George Bernard Shaw asserted “the English are not very spiritual people so they invented cricket to give them some idea of eternity.”
It has been a long game, traditionally.
While cricket has flourished in England and some of its former colonies, it has never taken off to the same degree in the United States, where some have perceived it as impenetrable.
A sport played in its purist form by players in long white uniforms, test cricket goes on for five days and still often ends with no winner, with days so long players twice have to leave the field for meals.
Major League Cricket, which begins July 13, could change that perception. For a start, the games only go for just over three hours.
The MLC will comprise six teams, from San Francisco, Los Angeles, Seattle, Dallas, New York and Washington, which will play a competition of 18 matches before the first final on July 30.
Teams will have a maximum of 19 and minimum of 16 players, combining international stars and home-grown players selected through a draft which was made when the league was launched, officially and metaphorically, at Space Center Houston. Each team was allowed to sign nine local players, one of which had to be under-23.
The salaries of international players will be drawn from an initial $120 million investment from corporate backers, mainly from India.
The teams will play the Twenty20 style which might be portrayed as cricket with the dull bits removed. The format may be more appealing to the American sport palate because there is always a winner: if the teams are still tied after both innings — each comprising 20 six-ball overs — a tie-breaking “super over” is played to find the winner.
Most matches will be played at the Grand Prarie Stadium near Dallas, converted to a cricket stadium with 7,200 seats and a grass pitch. Other matches will be played at Church Street Park in Morrisville, North Carolina.
The league follows the model of professional Twenty20 — or more broadly known as T20 — leagues which already exist in places such as India, Australia, Bangladesh, Pakistan, the Caribbean, the United Arab Emirates, South Africa and Canada. They’re all supported by a travelling troupe of international players — many of them T20 specialists — who give leagues marquee quality.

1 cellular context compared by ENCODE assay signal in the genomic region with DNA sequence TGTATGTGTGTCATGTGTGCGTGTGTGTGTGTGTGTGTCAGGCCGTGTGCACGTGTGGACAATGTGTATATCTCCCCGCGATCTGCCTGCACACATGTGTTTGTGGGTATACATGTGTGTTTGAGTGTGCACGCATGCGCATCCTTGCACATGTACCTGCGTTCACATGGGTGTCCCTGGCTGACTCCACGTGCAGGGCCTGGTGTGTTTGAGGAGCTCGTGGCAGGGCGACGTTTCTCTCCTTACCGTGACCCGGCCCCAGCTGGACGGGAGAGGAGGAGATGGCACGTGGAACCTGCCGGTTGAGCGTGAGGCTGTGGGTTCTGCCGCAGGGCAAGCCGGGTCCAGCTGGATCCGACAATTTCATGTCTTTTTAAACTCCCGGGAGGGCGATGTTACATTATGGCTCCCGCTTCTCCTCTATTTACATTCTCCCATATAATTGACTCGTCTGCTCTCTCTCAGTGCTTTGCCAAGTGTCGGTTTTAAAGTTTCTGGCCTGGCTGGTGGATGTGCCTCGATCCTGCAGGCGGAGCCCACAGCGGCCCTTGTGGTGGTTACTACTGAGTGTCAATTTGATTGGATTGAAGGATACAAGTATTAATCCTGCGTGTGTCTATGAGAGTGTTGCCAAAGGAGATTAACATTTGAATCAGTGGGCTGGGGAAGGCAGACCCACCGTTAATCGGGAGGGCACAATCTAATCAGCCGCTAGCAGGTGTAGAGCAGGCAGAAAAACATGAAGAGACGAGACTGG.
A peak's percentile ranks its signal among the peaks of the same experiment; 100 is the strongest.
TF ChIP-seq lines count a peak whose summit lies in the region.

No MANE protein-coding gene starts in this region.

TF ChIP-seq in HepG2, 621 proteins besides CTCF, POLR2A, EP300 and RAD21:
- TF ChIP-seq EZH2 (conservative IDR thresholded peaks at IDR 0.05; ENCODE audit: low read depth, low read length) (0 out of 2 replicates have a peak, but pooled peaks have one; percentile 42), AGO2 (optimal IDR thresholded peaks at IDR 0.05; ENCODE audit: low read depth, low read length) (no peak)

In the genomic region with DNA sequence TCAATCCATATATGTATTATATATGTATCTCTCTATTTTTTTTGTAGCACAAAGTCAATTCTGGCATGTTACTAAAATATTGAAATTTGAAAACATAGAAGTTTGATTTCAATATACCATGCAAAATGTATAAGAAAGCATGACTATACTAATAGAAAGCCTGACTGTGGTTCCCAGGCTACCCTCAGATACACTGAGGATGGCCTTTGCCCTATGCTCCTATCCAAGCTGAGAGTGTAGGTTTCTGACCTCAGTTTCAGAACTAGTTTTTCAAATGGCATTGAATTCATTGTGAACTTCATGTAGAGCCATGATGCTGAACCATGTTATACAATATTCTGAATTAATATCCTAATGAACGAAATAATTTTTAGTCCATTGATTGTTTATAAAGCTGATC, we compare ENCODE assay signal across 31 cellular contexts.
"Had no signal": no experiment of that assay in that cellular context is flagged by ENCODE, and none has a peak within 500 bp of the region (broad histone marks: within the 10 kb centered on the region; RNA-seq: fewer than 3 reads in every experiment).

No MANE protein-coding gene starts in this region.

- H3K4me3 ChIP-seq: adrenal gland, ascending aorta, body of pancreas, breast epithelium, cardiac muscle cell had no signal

The most lucrative and glamorous of all these franchise competitions is the Indian Premier League, where the world’s best players are hired by teams owned by Bollywood stars, business giants and other celebrities. The gravitational pull of the IPL has reshaped cricket’s traditional schedules and made many new cricketing millionaires.
Major League Cricket inevitably will have some of the Indian Premier League glitz. Four of the six teams are owned and will be run by IPL Franchises.
The Los Angeles Knight Riders will be run by the Knight Riders Group which operate the Kolkata Knight Riders in the IPL. MI New York will be run by the Mumbai Indians, Texas Super Kings and the Seattle Orcas by the GMR Group which runs the Delhi Capitals.
Two of Australia’s provincial organizations — Cricket Victoria and Cricket New South Wales — will run the San Francisco Unicorns and Washington Freedom respectively.
Many of the biggest stars from India, Australia and England are involved in test series — more of those five-day matches — but the MLC has attracted a strong contingent of seasoned T20 performers.
Bollywood star Shah Rukh Khan co-owns the Knight Riders Group and has recruited West Indies stars Sunil Narine and Andre Russell, England’s Jason Roy, Rilee Rossouw of South Africa, Australian Adam Zampa and New Zealanders Lockie Ferguson and Martin Guptill.
“We have assembled a strong and talented team for the debut season of MLC who can compete at the highest level and bring joy to cricket fans around the world,” Knight Riders Group chief executive Venky Mysore said.
The Texas Super Kings have hired South Africa’s Faf du Plessis as captain alongside international stars Ambati Rayudu, Devon Conway, Mitchell Santner, Dwayne Bravo, David Miller, Daniel Sams and Gerald Coetzee.
Chennai Super Kings chief executive K.S. Viswanathan said du Plessis “led the Joburg Super Kings at (the South African T20 league) from the front earlier this year and we’re confident of doing well under him in Texas as well.”
The West Indies and Mumbai Indians star Kieron Pollard will captain New York, which will have Robin Peterson as head coach and Lasith Malinga as bowling coach. Their signings include fast bowlers Trent Boult from New Zealand and Kagiso Rabada from South Africa.
Seattle has Australian star Mitch Marsh and South Africa’s Quinton de Kock.
The MLC has broader ambitions, to build minor leagues in a bid to develop training and development facilities and support the U.S. national team.
Now it remains to be seen whether American fans will find Major League Cricket to their taste and make the league itself everlasting.